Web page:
Finally, to spice things up, create a function called fibonacci that prints the first n fibonacci numbers, starting with the first indexed number (example is called on n = 5)

1 1 2 3 5


Goroutines and Channels

A goroutine is a function that is capable of running concurrently with other functions. To create a goroutine we use the keyword go followed by a function call. If you take a look at goroutines.go you’ll see an example of how to invoke these routines. Go routines can be thought of lightweight threads that can execute functions concurrently to the main runtime stream.

Another huge feature of Go is the channel functionality, which allows us to send and receive values across routines. Take a look at gochannels.go to see an example of the utilization of channels. It is important to note that you must always create a channel before using it, and we utilize channels using the <- operator. For example, if we let our channel be called channel

channel <- 10


This would be putting the value 10 into the channel, while the following receives from the channel and assigns it to variable x

x := <- channel


Additionally, when sending or receiving through a channel, the operations will “block”, which means it will wait until the value is received if sending and will wait until a value is received if receiving, which effectively allows goroutines to synchronize as the routine will not be able to continue until its complementary action is performed.

Additionally, we can create a buffered channel, which mean that sends to a buffered channel block only when the buffer is full. and receives block when the buffer is empty. What do you think happens if we try to overfill the buffer?

Another functionality of channels is the ability to close channels. Receivers can test whether a channel has been closed by assigning a second parameter to the receive expression

// Sender called close(ch)
x, closed := <-ch


If closed is false, this means that there are no more values to receive and the channel has been closed by the sender. NOTE that only the SENDER should close a channel, never the receiver.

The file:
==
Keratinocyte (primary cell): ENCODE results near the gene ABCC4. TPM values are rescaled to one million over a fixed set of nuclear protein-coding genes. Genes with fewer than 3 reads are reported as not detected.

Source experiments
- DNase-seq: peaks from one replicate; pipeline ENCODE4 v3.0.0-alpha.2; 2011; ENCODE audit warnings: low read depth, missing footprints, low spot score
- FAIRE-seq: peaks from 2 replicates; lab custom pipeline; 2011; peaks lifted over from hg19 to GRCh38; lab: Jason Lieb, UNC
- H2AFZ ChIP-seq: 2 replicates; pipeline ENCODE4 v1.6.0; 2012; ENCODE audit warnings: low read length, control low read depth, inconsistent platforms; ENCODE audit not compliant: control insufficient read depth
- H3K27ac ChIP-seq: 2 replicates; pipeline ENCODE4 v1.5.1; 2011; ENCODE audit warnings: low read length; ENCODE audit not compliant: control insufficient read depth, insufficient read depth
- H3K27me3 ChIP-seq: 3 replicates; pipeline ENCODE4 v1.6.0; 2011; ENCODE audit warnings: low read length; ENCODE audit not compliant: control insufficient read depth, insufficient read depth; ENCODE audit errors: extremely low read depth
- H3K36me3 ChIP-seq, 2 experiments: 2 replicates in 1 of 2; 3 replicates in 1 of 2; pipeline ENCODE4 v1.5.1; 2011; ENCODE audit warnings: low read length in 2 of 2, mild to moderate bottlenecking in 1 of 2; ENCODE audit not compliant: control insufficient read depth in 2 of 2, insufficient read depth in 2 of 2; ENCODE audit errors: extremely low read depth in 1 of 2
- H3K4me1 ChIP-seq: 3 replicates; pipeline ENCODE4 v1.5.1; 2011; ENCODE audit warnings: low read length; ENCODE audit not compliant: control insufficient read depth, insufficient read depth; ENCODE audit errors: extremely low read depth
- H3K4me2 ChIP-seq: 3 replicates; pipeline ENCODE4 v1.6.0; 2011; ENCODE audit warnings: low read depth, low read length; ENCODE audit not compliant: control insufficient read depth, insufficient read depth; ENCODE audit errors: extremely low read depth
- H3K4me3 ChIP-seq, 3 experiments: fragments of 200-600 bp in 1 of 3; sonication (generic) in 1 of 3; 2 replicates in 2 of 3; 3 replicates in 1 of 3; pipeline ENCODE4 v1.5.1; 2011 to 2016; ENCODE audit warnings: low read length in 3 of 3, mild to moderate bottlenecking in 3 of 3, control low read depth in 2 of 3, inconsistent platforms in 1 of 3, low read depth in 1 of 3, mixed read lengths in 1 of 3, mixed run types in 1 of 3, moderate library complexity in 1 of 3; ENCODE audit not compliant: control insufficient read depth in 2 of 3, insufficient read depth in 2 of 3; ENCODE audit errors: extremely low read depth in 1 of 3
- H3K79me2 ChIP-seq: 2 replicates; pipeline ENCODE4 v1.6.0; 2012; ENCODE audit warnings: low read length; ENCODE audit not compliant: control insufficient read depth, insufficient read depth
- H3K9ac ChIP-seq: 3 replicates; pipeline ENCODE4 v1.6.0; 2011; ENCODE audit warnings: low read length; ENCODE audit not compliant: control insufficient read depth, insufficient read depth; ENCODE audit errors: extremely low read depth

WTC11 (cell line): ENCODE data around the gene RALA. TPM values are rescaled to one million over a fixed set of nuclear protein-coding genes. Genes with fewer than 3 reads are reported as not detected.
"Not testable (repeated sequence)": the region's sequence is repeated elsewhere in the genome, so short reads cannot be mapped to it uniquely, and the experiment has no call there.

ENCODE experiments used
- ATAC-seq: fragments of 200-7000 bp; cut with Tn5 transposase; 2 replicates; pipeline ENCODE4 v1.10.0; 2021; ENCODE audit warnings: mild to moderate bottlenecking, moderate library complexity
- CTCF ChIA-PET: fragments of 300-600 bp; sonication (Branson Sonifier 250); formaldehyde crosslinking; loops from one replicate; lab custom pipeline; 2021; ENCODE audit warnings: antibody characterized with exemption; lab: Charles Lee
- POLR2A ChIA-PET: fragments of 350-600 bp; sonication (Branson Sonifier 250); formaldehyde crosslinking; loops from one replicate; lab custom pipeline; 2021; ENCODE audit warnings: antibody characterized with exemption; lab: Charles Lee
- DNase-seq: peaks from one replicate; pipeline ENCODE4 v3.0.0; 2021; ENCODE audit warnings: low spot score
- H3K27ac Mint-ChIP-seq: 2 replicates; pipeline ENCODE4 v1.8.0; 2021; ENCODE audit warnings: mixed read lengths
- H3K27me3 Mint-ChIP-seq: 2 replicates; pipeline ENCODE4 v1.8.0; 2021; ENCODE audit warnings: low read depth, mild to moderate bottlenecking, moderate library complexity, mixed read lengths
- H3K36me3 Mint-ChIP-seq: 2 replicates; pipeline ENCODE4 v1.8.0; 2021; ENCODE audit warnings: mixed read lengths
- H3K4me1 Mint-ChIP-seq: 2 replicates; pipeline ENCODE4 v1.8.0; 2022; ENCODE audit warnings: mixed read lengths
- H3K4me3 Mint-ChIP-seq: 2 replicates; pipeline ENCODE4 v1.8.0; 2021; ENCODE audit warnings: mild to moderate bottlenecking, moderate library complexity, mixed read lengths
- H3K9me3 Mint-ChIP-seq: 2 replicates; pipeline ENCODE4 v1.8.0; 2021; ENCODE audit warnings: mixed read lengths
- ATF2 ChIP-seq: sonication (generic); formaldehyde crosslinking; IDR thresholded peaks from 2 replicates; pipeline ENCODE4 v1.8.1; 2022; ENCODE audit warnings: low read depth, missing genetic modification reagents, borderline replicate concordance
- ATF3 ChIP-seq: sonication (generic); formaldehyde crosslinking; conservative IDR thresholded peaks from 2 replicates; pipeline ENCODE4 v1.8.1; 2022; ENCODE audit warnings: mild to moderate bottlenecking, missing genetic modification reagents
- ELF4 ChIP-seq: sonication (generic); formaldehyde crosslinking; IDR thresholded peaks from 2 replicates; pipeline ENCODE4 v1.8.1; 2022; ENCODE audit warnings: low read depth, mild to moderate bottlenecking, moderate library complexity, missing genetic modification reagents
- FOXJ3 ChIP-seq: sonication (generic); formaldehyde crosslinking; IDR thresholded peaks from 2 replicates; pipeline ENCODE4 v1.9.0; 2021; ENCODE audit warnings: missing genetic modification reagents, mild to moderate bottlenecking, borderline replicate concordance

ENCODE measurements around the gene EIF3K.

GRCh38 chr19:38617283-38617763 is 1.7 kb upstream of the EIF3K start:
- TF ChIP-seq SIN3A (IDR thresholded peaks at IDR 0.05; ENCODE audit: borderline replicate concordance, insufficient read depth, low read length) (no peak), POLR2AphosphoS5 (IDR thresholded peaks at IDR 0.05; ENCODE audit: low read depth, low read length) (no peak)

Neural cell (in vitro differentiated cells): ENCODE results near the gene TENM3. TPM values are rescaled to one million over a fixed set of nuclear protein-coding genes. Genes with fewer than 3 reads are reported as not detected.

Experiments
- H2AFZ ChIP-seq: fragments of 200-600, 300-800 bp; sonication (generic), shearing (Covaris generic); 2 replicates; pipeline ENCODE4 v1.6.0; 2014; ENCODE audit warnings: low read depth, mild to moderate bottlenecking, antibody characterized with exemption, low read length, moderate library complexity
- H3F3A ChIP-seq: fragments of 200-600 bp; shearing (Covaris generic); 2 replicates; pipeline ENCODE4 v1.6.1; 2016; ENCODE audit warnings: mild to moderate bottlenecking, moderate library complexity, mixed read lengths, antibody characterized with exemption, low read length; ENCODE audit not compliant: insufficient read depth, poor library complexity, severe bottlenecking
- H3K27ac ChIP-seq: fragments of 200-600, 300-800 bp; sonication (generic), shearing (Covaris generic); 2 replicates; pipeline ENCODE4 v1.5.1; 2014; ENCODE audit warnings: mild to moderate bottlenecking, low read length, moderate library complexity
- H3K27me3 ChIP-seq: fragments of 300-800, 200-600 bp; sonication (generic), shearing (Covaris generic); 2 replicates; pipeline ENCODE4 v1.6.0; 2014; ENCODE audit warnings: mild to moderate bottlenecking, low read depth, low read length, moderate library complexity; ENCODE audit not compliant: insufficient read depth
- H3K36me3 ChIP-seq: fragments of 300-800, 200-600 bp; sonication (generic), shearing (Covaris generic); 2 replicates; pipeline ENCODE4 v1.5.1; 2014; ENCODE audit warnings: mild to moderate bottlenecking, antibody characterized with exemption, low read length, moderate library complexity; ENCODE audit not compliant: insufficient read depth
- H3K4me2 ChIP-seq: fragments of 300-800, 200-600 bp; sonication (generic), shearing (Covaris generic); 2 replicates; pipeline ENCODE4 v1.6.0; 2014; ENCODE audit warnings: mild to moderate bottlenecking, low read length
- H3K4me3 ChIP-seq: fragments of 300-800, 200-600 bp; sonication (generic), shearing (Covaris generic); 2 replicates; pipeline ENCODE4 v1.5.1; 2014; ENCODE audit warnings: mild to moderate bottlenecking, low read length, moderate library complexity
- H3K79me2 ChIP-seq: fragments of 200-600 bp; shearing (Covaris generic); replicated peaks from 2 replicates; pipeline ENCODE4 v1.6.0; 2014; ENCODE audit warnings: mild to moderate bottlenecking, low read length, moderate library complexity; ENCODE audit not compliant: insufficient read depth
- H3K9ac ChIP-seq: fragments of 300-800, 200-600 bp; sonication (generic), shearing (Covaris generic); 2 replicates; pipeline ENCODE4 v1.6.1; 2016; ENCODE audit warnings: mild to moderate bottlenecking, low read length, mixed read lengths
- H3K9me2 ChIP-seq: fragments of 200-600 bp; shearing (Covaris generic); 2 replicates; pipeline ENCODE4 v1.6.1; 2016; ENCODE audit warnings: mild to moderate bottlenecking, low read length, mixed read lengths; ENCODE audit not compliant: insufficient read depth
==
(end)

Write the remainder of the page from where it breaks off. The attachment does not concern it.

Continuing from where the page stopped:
Another important functionality in Go is the select statement, specifically in the context of channels. The select statement causes a goroutine to wait on multiple channels until one is ready. Otherwise, the select statement will block until one of its cases can run, and will then execute that case. If multiple are ready, then it chooses one at random. Take a look at the file goselects.go and notice how we can effectively take input from different channels, that can have different meanings if a value comes through it. (HINT: This will be very useful for project 5! Make sure you understand how it works and please ask a TA if you have any questions about it.)

Exercise 3 - Creating a Routine Function

For this exercise we will ask you to implement a function called return_range(n int, c chan int) inside the file exercise3.go. This function will loop from 1 to n (inclusive) and send every value of i into the channel and then afterwards close the channel. Then, in the main function, your job is to create a subroutine for return_range and calculate the sum of each number from 1 to size, where each number has been squared and incremented by 1. Take a look here for a nice way to loop over all the items in a channel until it is closed.

Arrays, Slices, and Maps

In Go, we can declare an array like [n]T is an array of n values of type T. The expression var a [10]int declares a variable a as an array of ten integers. It is also important to note that arrays cannot be resized. You can index into an array using bracket notation a[0] and a[1]. You can also declare values at the time of creation like a := [3]int{1, 2, 3}.

Additionally, just like in Python, we can slice an array using two numbers such as a[low_index:high_index] which selects the indices starting with low_index, inclusive, and ending with high_index, exclusive. However, unlike Python, slices do not copy values, but instead only reference the values in the array, so if we were to change a[low_index] after assigning the slice to another variable, the variable would see the change in value. You can read more about arrays and slices here!

Finally, maps in Go are very similar to dictionaries in Python or HashMaps in Java, allowing us to store (key, value) pairings. You can read more about it and code some examples here.

Exercise 4 - Testing!

One of the big features of Go is the fact that it allows for very easy creation of tests. Take a look at functions_test.go inside the testing/ directory for an example of how to format tests. Once you understand the test file, run the test suites by running

go test


The test functions must start with the string Test and also be passed in t *testing.T as an argument. Your job is to create another test that will test our AbsSum function with negative inputs. Additionally, if you run go test -cover you will see that even after writing our test for negative inputs we have low test coverage. The -cover flag shows what percentage of lines of your code actually get run by your tests. Your task is to add enough tests so that running the tests with the cover flag passes with 100% of statements.

Checkoff

• Show your output of go run exercise1.go
• Show your output of go run exercise2.go
• Show your output of go run exercise3.go
• Show your output of go test and go test -cover from within the testing/ folder.